There have been reports that vitamin D deficiency is rampant, due in part to the use of sunscreen. Taking supplemental vitamin D can be beneficial, based on research. “Greater intake of vitamin D may be associated with a lower risk of RA in older women,” says the Iowa’s Women’s Healthy Study. The Journal of Clinical Nutrition claims that calcium should be taken with vitamin D. “CaD [calcium + vitamin D] decreased the risk of total, breast, and colorectal cancers.” We also found a connection between calcium with vitamin D and bone strength. An article in Osteoporosis International reports, “long-term use of calcium and vitamin D appears to confer a reduction that may be substantial in the risk of hip fracture among postmenopausal women.”
Many experts suggest that calcium is perfect for supporting bone health, but there’s more to it than that. According to the Journals of Gerontology, calcium with vitamin D “supplements may reduce mortality rates in postmenopausal women.” We also found evidence that calcium could help decrease risk of cancer. The American Journal of Epidemiology says there is a “possible role for calcium or vitamin D in modestly reducing colon cancer risk.”
Women’s Supplements on the Fence
Just as there are women’s supplements that can help improve overall health, there are some that can have the opposite effect. There’s also a number that have both positive and negative results.
In Current Opinion in Clinical Nutrition and Metabolic Care, a connection between certain antioxidants and increased risk of mortality has been reported. “Beta-carotene, vitamin A, and vitamin E may increase mortality.” On the other end of the spectrum are reports that antioxidants help fight heart disease. Evidence in the Journal of the American College of Nutrition says, “that antioxidant vitamins reduce the risk of CVD [cardiovascular disease].” We also found evidence that antioxidants can reduce inflammation, risk of ovarian cancer, risk of preeclampsia and bone loss.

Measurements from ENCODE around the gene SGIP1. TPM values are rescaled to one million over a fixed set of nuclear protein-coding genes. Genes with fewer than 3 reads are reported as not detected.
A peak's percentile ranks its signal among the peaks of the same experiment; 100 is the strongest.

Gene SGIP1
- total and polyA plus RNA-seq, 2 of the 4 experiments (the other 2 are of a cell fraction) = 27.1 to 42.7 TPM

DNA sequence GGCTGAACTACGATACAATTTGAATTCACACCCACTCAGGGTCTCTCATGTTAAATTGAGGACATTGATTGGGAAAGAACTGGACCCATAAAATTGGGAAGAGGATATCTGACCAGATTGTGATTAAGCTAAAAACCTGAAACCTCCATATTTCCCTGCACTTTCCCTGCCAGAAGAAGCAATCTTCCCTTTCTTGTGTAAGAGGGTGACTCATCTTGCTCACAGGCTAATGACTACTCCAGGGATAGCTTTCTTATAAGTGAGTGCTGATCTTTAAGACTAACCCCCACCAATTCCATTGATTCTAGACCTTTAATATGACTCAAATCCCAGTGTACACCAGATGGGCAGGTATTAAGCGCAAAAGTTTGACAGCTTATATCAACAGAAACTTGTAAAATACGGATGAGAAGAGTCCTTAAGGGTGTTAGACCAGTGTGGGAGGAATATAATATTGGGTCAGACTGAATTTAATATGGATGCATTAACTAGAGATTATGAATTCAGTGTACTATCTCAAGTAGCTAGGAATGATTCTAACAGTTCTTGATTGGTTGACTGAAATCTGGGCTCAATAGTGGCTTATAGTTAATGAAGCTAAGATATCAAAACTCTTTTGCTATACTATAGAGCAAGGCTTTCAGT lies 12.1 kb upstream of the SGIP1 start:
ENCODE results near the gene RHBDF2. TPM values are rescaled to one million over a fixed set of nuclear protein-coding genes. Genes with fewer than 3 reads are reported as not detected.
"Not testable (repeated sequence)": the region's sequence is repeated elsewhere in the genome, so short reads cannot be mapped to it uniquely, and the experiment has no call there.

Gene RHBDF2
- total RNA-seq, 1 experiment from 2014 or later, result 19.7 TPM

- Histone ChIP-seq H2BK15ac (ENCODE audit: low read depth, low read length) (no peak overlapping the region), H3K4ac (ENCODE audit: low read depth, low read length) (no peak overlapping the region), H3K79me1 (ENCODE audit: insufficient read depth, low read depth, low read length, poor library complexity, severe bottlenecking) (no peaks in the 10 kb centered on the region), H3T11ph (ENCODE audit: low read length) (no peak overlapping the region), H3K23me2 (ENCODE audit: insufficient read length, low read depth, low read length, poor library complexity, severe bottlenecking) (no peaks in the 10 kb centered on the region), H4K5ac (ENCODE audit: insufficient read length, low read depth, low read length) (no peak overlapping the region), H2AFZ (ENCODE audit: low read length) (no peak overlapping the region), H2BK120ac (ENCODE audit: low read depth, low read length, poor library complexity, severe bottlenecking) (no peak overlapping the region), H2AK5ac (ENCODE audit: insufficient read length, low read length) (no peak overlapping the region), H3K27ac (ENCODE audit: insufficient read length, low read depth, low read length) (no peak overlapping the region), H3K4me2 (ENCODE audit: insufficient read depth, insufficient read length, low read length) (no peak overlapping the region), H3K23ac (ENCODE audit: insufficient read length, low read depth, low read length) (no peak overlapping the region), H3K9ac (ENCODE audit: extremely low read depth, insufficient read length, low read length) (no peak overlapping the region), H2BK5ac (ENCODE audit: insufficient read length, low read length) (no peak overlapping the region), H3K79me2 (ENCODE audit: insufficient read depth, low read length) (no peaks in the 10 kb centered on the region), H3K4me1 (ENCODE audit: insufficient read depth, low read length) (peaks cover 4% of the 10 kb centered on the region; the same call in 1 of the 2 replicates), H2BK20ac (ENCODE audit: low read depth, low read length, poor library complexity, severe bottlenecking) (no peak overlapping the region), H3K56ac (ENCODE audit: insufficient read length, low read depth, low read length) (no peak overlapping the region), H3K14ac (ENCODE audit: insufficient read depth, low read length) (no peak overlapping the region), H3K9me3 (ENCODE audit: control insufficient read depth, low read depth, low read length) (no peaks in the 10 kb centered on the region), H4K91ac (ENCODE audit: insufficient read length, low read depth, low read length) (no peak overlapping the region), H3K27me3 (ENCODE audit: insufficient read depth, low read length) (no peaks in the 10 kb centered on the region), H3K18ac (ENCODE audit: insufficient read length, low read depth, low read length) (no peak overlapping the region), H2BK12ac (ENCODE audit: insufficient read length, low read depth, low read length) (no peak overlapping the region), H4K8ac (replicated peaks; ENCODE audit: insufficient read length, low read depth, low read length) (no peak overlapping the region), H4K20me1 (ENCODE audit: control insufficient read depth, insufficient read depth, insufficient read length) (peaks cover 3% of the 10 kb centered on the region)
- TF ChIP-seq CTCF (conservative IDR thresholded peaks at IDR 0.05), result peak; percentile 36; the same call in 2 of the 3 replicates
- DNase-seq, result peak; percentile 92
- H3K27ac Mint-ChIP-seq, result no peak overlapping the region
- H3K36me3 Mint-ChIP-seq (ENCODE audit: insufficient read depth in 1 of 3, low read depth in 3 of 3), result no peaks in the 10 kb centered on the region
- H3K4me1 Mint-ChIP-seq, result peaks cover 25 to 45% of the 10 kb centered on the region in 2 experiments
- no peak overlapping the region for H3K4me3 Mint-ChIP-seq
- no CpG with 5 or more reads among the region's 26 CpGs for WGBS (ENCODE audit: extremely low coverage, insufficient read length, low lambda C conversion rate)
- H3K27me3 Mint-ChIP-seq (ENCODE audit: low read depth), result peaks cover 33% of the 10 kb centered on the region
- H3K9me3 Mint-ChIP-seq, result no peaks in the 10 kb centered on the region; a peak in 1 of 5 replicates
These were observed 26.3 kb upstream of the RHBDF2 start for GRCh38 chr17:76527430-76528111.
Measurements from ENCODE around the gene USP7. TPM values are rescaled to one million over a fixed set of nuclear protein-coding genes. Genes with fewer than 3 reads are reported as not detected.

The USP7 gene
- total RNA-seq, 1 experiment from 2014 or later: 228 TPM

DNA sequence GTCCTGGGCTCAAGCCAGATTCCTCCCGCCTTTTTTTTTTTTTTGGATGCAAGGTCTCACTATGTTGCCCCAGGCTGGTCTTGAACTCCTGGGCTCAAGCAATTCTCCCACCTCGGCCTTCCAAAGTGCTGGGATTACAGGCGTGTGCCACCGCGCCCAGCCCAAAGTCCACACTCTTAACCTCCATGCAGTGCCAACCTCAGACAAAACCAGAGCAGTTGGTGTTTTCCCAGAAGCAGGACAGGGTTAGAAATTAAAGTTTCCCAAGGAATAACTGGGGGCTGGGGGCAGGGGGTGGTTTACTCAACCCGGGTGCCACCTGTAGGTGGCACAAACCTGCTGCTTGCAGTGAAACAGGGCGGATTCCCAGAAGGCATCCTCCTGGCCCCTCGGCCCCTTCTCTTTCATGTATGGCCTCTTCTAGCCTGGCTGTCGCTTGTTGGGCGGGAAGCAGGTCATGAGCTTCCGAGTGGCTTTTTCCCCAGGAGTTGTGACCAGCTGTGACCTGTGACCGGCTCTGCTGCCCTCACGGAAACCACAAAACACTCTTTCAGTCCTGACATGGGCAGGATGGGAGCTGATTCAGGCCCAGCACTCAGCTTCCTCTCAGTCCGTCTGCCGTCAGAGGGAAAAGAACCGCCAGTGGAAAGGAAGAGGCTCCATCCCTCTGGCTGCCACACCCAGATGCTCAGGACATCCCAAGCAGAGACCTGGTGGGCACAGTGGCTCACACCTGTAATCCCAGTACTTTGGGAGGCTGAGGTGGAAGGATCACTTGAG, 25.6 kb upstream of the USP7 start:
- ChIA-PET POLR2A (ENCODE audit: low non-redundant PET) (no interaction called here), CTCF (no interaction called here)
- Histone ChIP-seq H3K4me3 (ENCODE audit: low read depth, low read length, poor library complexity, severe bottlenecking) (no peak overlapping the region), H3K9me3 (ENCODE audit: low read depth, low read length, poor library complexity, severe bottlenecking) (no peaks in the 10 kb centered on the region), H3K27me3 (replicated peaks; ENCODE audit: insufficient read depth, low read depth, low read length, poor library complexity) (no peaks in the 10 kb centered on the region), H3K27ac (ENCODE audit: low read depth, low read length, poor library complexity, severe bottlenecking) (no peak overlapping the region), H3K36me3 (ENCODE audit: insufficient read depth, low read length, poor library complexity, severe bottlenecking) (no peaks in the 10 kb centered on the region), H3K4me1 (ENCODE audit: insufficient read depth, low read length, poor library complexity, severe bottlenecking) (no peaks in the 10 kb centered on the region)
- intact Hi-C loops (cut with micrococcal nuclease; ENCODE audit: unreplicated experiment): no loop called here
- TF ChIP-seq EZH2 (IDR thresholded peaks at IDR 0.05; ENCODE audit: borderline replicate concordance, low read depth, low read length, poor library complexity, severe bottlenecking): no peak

There is a connection between selenium and cancer prevention, according to the Journal of the American Medical Association. Selenium intake was associated with “significant reductions in total cancer mortality.” More proof of reduced cancer risk is offered by the journal Bioinorganic Chemistry, “It is postulated that the cancer mortalities in the U.S. and other Western industrialized nations would decline significantly if the dietary selenium intakes were increased to approximately twice the current average amount supplied by the U.S. diet.” However, according to the Lancet, there is another side to the story. “Supplementation of people who already have adequate intake with additional selenium might increase their risk of type-2 diabetes.” Then again, there are studies that call for additional research. “Numerous reports implicate selenium deficiency in several reproductive and obstetric complications including male and female infertility, miscarriage, preeclampsia, fetal growth restriction, preterm labor, gestational diabetes, and obstetric cholestasis. Currently, there is inadequate information from the available small intervention studies to inform public health strategies,” as reported by the American Journal of Obstetrics and Gynecology.
The Bottom Line on Women’s Supplements
Supporting overall health and reducing risk of disease are some pretty big shoes to fill, but women’s supplements do a pretty good job. While there are some that have a clear benefit, there are others that may cause more harm than good – and then there are the ones with research on both sides of the fence. There’s no doubt that some women’s supplements are worth taking every day.